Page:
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Concert Reviews:
J. Geils Band shares its Detroit love-itis at DTE
 

By GARY GRAFF
for Journal Register Newspapers

» See more SOUND CHECK

INDEPENDENCE TOWNSHIP -- A weekend after Kid Rock's two shows at Comerica Park, it was hard to imagine a Detroit celebration of similar magnitude.

Enter the J. Geils Band.

The Boston group has long, and proudly, considered Detroit its second home town; it even referred to the city that way in the introduction of its Friday night (Aug. 19) houseparty at the DTE Energy Music Theatre. Geils is familiar and comfortable enough in these environs for frontman Peter Wolf to name-check long gone concert venues, record stores and radio personalities, and even crack jokes at some of the latters' expense. On Friday he reeled off lists of the artists who are part of Detroit's musical heritage -- from Norman Strong & the Diablos right up to Eminem.

So when Wolf told the nearly 15,000 at DTE (which he, of course, referred to as Pine Knob) that "Detroit is the greatest American city there is...If Detroit goes down, the entire country goes down," it was not typical rock star hyperbole but a genuine testament of faith and friendship on behalf of some adopted favorite sons. A warm feeling, in other words.

And when it came to the music, "hot" is the more appropriate description. In the midst of its longest tour in 12 years, the quintet -- abetted by the four-piece Uptown Horns (with Michigan-born saxophonist Crispin Cioe), three backup singers and second guitarist Duke Levine -- was even tighter and more primed than its been in other recent performances, delivering a 24-song, two-hour and 15-minute show filled with mostly rockin' R&B songs that, Wolf periodically noted, were recorded in Detroit, and even at DTE/Pine Knob, for Geils' three live albums.

Following a well-received 50-minute set of expansive, jammy songs by Black Crowes frontman Chris Robinson and his adventurous new band the Brotherhood, Geils came out hard with "Just Can't Stop Me," kicked off by J. Geils' taut guitar riff and accented, of course, by Wolf's hydrofolic dance moves -- spins, arm rolls, Pony slides and just about anything else a blessedly unchoreographed body can do in time to music. The group celebrated the 30th anniversary of its chart-topping "Freeze-Frame" album with hits such as the title track and "Centerfold," but the real peaks were extended versions of "Night Time," the reggae-flavored "Give It To Me" and "Cruisin' For a Love" highlighted by solos from Geils, harmonica ace Magic Dick Salwitz and keyboardist Seth Justman.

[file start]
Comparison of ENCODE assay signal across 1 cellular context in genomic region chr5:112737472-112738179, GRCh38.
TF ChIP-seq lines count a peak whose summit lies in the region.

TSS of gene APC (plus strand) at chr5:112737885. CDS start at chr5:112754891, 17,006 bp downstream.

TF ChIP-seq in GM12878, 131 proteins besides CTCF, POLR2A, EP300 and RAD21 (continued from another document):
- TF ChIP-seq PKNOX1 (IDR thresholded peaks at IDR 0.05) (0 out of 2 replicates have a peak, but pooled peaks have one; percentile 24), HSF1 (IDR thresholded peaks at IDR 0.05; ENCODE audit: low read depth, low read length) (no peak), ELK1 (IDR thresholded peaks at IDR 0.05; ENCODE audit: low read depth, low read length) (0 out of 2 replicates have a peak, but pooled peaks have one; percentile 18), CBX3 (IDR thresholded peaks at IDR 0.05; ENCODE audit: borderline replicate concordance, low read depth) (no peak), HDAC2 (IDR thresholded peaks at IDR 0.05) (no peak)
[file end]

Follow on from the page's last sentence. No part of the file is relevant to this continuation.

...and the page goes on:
The favorites were all present -- "Hard Drivin' Man," "I Do," "Surrender," "Just Can't Wait," a muscular "Sanctuary," "One Last Kiss," "Detroit Breakdown," "Love Stinks" "(Ain't Nothin' But a) Houseparty" -- and Geils also dug in for less-celebrated but, in Detroit, well-loved songs such as "Southside Shuffle," Otis Rush's "Homework," Arthur Johnston's "Make Up Your Mind," the soulful "Start All Over Again" and Juke Joint Jimmy's "Pack Fair and Square." Wolf delivered his customary pre-song rap before "Must of Got Lost" (this time involving a Domino's pizza delivery truck) and ventured into the pavilion, decked out in a Red Wings jacket, during the song.

Salwitz got a chance to shine again on the first encore, Juke Joint Jimmy's "Whammer Jammer," and Geils ended the night with another Motown salute, playing its version of the Supremes' "Where Did Our Love Go." But there was no questioning where the love was on Friday night -- firmly between Geils and its most devoted fans (even though some Bostonians might beg to differ). A sign that Wolf grabbed early in the night declared that "Detroit Loves the J. Geils Band and Always Will" -- and the sentiment was certainly reciprocated from the stage.

Send your thoughts and comments to Gary Graff

 



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